An implantable cardioverter defibrillator, or ICD, is used to treat a dangerously fast heart rhythm. It’s a small, round disk that fits in the palm of your hand. It will be placed under your skin below the collarbone, or under your skin on the left side of your rib cage. Your pacemaker will have a couple small wires, call leads, that will be threaded through the veins from the ICD to your heart. The leads send electrical messages between the defibrillator and your heart.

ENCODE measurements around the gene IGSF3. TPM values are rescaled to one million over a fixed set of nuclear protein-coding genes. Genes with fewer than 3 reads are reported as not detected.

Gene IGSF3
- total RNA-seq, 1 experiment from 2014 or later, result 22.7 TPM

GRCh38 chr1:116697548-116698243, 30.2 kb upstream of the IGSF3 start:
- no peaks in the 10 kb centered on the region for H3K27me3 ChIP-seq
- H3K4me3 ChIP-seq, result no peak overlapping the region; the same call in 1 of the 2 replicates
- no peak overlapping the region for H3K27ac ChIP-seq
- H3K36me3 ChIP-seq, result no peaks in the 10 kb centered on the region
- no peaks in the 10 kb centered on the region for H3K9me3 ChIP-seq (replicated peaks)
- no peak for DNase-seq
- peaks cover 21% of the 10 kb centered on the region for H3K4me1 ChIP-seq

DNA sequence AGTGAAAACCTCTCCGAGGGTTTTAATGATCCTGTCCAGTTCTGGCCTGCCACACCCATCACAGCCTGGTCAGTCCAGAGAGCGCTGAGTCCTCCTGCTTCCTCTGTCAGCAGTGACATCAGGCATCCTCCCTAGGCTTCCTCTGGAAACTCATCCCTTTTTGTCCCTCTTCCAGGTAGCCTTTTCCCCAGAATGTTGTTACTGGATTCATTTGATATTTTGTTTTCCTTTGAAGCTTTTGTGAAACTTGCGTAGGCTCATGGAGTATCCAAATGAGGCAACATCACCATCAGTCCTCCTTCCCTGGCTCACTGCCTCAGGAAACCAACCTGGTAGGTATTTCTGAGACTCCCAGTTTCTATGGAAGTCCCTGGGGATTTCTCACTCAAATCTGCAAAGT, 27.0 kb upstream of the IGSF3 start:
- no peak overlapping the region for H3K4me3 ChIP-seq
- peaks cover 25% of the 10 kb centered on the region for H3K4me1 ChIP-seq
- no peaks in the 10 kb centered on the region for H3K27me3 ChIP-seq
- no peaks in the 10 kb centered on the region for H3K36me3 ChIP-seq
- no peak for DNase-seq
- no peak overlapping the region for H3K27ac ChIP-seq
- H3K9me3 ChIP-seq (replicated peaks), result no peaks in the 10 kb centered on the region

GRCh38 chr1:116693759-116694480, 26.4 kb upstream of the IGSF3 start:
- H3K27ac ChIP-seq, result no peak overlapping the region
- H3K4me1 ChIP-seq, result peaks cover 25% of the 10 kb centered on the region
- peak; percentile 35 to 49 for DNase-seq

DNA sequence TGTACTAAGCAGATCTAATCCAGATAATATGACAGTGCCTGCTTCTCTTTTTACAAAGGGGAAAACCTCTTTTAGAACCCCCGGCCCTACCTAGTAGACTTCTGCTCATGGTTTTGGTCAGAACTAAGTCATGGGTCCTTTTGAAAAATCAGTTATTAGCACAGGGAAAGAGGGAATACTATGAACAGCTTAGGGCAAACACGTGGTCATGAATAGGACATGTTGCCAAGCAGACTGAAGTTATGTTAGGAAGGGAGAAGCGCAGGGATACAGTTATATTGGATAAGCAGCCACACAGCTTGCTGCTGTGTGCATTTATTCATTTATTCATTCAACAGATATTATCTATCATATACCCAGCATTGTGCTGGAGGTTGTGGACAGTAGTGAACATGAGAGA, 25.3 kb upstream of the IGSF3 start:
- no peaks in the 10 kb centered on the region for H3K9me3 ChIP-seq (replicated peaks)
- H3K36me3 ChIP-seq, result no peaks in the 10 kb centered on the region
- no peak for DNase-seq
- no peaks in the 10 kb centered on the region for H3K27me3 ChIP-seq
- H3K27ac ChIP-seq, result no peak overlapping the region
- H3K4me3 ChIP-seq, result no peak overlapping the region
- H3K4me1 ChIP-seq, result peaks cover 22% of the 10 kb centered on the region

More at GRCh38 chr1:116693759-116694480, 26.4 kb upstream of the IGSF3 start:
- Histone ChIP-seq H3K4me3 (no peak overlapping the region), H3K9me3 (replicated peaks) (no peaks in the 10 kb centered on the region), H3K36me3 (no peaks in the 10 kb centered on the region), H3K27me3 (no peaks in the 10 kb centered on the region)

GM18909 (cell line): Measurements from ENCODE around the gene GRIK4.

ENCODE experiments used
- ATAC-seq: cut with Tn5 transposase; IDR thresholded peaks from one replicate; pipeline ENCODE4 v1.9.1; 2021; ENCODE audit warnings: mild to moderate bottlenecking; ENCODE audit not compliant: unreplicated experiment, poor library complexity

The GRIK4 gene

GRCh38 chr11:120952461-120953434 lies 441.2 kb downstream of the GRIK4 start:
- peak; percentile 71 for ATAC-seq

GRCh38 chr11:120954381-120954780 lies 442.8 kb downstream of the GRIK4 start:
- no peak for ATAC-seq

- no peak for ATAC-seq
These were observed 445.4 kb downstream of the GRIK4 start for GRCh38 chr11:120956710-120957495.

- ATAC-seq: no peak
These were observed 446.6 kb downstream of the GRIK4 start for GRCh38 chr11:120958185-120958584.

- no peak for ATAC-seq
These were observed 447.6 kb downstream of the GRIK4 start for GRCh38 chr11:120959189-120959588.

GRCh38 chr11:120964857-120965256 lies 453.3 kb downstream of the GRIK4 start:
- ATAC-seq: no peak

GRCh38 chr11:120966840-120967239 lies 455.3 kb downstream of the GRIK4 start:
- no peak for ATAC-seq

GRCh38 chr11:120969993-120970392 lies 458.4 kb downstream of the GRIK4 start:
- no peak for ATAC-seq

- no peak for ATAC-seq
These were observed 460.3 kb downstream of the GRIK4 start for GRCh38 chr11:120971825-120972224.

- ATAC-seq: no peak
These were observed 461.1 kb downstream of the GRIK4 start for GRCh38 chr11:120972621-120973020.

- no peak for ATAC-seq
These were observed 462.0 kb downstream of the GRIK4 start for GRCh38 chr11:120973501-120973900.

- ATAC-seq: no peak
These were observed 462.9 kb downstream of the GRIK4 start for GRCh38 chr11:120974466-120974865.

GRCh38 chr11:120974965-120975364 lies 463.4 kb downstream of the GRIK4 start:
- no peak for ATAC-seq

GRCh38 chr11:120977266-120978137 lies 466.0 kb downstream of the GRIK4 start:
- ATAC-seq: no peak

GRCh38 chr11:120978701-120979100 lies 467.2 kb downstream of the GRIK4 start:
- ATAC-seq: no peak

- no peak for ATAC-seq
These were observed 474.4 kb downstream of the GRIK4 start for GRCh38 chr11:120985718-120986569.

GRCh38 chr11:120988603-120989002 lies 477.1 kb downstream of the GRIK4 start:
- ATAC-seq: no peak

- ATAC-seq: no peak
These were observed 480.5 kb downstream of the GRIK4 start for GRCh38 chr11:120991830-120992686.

The defibrillator will monitor your heart rhythm. When your heart starts to beat too fast, called ventricular tachycardia or ventricular fibrillation, the defibrillator will respond by sending a pulse to your heart to normalize its rhythm.